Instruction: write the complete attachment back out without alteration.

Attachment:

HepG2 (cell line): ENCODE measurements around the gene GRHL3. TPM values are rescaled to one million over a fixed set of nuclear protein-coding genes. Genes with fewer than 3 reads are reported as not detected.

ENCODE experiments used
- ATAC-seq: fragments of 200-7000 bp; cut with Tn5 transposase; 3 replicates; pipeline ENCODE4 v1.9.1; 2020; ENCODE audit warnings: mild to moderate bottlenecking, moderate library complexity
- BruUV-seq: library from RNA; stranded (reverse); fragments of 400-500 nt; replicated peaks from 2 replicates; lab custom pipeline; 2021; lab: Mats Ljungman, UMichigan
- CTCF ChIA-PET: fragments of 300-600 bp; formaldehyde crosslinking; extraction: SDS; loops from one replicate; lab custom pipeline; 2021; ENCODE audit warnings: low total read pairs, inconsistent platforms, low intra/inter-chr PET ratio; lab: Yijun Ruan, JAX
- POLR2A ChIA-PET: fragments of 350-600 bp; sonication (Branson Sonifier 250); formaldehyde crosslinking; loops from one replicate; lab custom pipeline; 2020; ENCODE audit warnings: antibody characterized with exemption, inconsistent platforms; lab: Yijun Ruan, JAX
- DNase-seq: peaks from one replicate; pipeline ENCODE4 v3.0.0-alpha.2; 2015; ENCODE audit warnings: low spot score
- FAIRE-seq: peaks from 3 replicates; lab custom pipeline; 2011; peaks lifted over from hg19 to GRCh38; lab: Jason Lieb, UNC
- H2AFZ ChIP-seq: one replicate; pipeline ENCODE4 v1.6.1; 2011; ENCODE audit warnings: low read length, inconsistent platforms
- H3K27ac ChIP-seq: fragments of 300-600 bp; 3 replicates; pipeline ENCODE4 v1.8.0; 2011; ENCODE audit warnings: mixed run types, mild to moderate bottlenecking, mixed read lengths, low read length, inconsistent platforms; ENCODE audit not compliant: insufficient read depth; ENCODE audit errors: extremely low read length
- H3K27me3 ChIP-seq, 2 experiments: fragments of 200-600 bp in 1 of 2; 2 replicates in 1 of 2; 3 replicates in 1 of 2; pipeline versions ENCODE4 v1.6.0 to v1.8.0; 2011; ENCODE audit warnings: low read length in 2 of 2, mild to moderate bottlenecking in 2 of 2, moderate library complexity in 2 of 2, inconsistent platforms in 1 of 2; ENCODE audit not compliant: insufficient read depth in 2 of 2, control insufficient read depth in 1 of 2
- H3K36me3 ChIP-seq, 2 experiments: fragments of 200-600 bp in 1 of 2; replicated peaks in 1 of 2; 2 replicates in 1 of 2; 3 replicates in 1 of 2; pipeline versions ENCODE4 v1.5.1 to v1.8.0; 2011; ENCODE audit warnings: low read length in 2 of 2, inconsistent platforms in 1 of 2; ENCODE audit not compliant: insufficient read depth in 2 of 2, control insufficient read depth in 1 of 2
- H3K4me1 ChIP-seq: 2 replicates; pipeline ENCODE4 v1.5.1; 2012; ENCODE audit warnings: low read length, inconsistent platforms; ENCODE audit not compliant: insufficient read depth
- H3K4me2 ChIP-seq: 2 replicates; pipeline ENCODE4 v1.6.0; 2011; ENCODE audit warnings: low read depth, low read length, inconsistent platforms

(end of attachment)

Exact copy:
HepG2 (cell line): ENCODE measurements around the gene GRHL3. TPM values are rescaled to one million over a fixed set of nuclear protein-coding genes. Genes with fewer than 3 reads are reported as not detected.

ENCODE experiments used
- ATAC-seq: fragments of 200-7000 bp; cut with Tn5 transposase; 3 replicates; pipeline ENCODE4 v1.9.1; 2020; ENCODE audit warnings: mild to moderate bottlenecking, moderate library complexity
- BruUV-seq: library from RNA; stranded (reverse); fragments of 400-500 nt; replicated peaks from 2 replicates; lab custom pipeline; 2021; lab: Mats Ljungman, UMichigan
- CTCF ChIA-PET: fragments of 300-600 bp; formaldehyde crosslinking; extraction: SDS; loops from one replicate; lab custom pipeline; 2021; ENCODE audit warnings: low total read pairs, inconsistent platforms, low intra/inter-chr PET ratio; lab: Yijun Ruan, JAX
- POLR2A ChIA-PET: fragments of 350-600 bp; sonication (Branson Sonifier 250); formaldehyde crosslinking; loops from one replicate; lab custom pipeline; 2020; ENCODE audit warnings: antibody characterized with exemption, inconsistent platforms; lab: Yijun Ruan, JAX
- DNase-seq: peaks from one replicate; pipeline ENCODE4 v3.0.0-alpha.2; 2015; ENCODE audit warnings: low spot score
- FAIRE-seq: peaks from 3 replicates; lab custom pipeline; 2011; peaks lifted over from hg19 to GRCh38; lab: Jason Lieb, UNC
- H2AFZ ChIP-seq: one replicate; pipeline ENCODE4 v1.6.1; 2011; ENCODE audit warnings: low read length, inconsistent platforms
- H3K27ac ChIP-seq: fragments of 300-600 bp; 3 replicates; pipeline ENCODE4 v1.8.0; 2011; ENCODE audit warnings: mixed run types, mild to moderate bottlenecking, mixed read lengths, low read length, inconsistent platforms; ENCODE audit not compliant: insufficient read depth; ENCODE audit errors: extremely low read length
- H3K27me3 ChIP-seq, 2 experiments: fragments of 200-600 bp in 1 of 2; 2 replicates in 1 of 2; 3 replicates in 1 of 2; pipeline versions ENCODE4 v1.6.0 to v1.8.0; 2011; ENCODE audit warnings: low read length in 2 of 2, mild to moderate bottlenecking in 2 of 2, moderate library complexity in 2 of 2, inconsistent platforms in 1 of 2; ENCODE audit not compliant: insufficient read depth in 2 of 2, control insufficient read depth in 1 of 2
- H3K36me3 ChIP-seq, 2 experiments: fragments of 200-600 bp in 1 of 2; replicated peaks in 1 of 2; 2 replicates in 1 of 2; 3 replicates in 1 of 2; pipeline versions ENCODE4 v1.5.1 to v1.8.0; 2011; ENCODE audit warnings: low read length in 2 of 2, inconsistent platforms in 1 of 2; ENCODE audit not compliant: insufficient read depth in 2 of 2, control insufficient read depth in 1 of 2
- H3K4me1 ChIP-seq: 2 replicates; pipeline ENCODE4 v1.5.1; 2012; ENCODE audit warnings: low read length, inconsistent platforms; ENCODE audit not compliant: insufficient read depth
- H3K4me2 ChIP-seq: 2 replicates; pipeline ENCODE4 v1.6.0; 2011; ENCODE audit warnings: low read depth, low read length, inconsistent platforms